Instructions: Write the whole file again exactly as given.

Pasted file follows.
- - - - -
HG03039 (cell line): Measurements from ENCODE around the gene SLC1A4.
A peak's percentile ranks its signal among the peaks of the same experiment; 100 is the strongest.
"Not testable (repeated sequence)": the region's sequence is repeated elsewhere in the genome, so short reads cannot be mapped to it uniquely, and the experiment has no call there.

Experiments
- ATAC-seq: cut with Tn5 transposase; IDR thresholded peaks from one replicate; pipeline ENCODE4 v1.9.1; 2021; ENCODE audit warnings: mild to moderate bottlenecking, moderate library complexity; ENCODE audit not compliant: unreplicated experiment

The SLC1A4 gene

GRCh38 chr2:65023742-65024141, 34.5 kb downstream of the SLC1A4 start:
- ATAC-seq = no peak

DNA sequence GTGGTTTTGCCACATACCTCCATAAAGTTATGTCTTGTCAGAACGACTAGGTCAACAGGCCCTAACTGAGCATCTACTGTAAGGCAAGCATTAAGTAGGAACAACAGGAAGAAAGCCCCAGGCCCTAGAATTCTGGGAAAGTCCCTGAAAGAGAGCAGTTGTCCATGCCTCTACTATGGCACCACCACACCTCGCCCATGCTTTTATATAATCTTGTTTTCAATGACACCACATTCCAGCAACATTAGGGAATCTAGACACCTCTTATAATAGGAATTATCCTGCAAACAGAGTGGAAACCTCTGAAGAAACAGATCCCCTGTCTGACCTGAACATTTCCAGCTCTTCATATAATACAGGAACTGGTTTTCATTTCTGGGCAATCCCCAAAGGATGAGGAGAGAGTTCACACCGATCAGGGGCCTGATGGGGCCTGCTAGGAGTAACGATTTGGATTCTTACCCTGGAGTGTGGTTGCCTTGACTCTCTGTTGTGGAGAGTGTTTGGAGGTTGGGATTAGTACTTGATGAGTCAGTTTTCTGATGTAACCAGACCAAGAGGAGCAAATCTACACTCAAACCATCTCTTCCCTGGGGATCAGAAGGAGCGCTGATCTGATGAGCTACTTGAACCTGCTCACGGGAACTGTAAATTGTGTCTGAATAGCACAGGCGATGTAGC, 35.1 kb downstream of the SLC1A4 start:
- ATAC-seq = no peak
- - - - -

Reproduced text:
HG03039 (cell line): Measurements from ENCODE around the gene SLC1A4.
A peak's percentile ranks its signal among the peaks of the same experiment; 100 is the strongest.
"Not testable (repeated sequence)": the region's sequence is repeated elsewhere in the genome, so short reads cannot be mapped to it uniquely, and the experiment has no call there.

Experiments
- ATAC-seq: cut with Tn5 transposase; IDR thresholded peaks from one replicate; pipeline ENCODE4 v1.9.1; 2021; ENCODE audit warnings: mild to moderate bottlenecking, moderate library complexity; ENCODE audit not compliant: unreplicated experiment

The SLC1A4 gene

GRCh38 chr2:65023742-65024141, 34.5 kb downstream of the SLC1A4 start:
- ATAC-seq = no peak

DNA sequence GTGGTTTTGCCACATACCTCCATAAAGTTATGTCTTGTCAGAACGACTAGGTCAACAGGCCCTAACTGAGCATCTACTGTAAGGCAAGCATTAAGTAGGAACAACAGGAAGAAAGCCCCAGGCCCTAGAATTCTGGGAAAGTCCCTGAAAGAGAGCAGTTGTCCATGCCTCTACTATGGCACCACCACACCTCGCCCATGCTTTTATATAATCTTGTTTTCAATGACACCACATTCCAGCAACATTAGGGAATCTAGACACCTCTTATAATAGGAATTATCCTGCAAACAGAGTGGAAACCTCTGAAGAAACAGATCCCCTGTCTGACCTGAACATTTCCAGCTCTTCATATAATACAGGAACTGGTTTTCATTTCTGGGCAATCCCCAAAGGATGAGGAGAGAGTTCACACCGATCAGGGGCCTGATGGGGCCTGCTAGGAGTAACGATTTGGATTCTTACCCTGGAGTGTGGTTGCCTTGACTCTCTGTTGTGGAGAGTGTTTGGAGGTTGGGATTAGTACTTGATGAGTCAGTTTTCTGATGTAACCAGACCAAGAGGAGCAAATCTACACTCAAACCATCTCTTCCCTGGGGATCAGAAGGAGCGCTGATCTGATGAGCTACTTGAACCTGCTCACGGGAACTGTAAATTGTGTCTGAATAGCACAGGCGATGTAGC, 35.1 kb downstream of the SLC1A4 start:
- ATAC-seq = no peak